The capital funding for the Community Health Centre hadn’t proceeded past the first phase of the investment review process. As the health centre will occupy the ground floor of the new building and set the footprint for the building, Ottawa Community Housing could not design their four stories of housing without confirming the size and shape of the space below – and they definitely couldn’t start building within the one-year timeline.
The challenge was how to manoeuver through the different processes and requirements. In the end, the Community Health Centre did a ‘best guess’ of what they hoped would be approved by the Ministry. Ottawa Community Housing has designed their housing project above the clinic and construction is proceeding. There is an obvious risk to proceeding without capital funding approval – if the Ministry doesn’t approve funding for the space which has already been built, the Community Health Centre will have a shortfall and will have the difficult task of trying to find alternate sources of capital funding. While the Community Health Centre Board of Directors is very supportive “the risk part of it makes them a bit nervous,” comments Executive Director Cameron MacLeod. If funding is approved for a smaller square footage than they have estimated (and are building), the Health Centre may be stuck with the all the costs, including construction, related to that space.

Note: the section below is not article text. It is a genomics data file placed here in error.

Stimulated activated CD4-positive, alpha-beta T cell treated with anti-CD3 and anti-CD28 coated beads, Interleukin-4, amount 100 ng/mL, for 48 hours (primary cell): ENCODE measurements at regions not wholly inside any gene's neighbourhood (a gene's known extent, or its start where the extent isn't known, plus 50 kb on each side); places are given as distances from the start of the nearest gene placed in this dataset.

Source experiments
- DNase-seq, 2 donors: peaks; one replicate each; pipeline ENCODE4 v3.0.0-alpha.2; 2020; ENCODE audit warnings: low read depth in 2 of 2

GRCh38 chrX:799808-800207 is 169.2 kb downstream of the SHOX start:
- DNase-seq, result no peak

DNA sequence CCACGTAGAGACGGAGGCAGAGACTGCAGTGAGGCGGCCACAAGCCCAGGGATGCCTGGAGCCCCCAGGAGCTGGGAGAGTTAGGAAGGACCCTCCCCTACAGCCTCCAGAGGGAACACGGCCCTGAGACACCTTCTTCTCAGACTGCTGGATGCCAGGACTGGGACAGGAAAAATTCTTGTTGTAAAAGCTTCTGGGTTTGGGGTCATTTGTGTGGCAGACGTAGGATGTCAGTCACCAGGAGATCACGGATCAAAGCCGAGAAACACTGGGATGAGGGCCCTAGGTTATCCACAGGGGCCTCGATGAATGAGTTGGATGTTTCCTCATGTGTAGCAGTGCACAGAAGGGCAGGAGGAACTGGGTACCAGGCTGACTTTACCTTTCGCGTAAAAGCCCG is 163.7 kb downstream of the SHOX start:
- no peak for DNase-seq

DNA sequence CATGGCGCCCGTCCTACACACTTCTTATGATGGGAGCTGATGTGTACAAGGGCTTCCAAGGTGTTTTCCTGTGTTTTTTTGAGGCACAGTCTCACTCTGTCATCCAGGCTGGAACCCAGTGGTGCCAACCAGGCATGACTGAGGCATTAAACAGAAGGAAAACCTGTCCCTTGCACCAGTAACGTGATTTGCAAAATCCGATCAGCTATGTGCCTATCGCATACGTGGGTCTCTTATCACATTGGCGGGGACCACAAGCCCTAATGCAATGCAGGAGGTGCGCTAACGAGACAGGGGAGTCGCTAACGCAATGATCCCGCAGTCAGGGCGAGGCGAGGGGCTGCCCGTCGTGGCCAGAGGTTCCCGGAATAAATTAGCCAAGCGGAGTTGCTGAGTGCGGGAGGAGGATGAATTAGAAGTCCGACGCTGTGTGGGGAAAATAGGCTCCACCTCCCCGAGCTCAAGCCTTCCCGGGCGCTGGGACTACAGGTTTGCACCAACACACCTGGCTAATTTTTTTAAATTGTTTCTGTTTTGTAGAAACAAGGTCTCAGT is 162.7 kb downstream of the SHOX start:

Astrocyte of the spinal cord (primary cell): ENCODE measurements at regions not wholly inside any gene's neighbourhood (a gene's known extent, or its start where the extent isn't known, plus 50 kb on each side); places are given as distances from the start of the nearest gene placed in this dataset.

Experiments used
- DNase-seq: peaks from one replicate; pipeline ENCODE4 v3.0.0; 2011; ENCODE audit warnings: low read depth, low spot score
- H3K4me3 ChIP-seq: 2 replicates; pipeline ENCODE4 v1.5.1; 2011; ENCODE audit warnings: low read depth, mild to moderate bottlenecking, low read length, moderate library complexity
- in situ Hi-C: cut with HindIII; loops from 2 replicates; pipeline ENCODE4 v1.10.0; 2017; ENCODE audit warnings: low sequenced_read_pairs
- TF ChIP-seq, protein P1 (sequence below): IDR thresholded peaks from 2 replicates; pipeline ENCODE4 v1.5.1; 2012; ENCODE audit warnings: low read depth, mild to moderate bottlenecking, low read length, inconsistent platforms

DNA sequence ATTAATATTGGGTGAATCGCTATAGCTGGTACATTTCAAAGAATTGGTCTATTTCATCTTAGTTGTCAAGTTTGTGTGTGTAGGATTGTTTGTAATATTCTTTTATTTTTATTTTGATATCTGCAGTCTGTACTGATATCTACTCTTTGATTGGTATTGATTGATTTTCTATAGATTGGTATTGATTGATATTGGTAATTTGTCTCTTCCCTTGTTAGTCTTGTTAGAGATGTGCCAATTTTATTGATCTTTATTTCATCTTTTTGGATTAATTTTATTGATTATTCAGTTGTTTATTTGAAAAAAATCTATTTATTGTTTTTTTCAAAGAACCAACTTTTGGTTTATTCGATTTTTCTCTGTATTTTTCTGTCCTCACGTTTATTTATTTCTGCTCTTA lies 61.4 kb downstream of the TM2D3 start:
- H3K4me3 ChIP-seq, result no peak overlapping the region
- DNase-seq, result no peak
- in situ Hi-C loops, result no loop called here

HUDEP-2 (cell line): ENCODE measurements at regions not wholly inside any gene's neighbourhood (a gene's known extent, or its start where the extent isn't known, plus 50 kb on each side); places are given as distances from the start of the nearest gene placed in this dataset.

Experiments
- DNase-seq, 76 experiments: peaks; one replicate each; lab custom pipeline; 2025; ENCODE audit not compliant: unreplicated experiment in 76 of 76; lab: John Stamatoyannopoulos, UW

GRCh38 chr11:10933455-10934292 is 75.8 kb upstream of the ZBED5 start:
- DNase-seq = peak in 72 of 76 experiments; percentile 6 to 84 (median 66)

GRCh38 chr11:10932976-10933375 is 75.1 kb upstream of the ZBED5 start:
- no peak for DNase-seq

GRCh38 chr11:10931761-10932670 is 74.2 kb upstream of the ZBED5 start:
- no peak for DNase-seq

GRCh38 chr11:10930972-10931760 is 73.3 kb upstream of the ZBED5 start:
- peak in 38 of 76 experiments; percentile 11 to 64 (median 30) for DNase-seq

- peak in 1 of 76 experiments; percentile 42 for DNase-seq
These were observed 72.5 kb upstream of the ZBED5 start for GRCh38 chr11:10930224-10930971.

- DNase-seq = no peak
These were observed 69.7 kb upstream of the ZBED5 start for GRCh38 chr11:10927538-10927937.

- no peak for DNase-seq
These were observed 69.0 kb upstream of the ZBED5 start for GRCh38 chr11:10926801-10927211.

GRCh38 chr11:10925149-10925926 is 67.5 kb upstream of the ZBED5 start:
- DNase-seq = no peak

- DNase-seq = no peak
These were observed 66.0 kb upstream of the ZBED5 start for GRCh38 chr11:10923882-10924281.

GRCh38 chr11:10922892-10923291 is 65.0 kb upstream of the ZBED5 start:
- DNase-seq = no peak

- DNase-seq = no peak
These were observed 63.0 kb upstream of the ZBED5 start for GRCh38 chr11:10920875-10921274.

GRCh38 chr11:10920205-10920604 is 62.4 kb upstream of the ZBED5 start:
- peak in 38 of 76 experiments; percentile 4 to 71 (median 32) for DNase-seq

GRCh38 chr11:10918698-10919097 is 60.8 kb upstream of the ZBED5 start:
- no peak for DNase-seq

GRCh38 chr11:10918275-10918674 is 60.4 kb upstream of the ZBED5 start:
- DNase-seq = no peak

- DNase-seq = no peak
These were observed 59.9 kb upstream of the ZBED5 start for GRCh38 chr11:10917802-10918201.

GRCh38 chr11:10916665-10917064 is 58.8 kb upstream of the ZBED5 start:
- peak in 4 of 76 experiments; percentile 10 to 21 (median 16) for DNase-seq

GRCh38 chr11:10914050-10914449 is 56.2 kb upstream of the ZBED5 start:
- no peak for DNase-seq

The construction project is expected to be completed in August 2018 and pressure is mounting on the Community Health Centre to plan for and design the internal space. MacLeod explains that they can’t start on this work “until they have the final funding approvals in place.”
As well, the $4.85 capital funding announced in 2014 is designated for the portion of new construction related to Ministry of Health and Long Term Care programs. Total costs (including construction) were recently estimated at $10.7 million! The Community Health Centre must contribute their own funds, or raise money, to cover the capital costs associated with programs and services that are funded from other sources. This is estimated at about $1.2 million or 28% of the total cost of the Community Health Centre renovation portion of the project, and is a significant challenge for a nonprofit organization with only minimal reserves.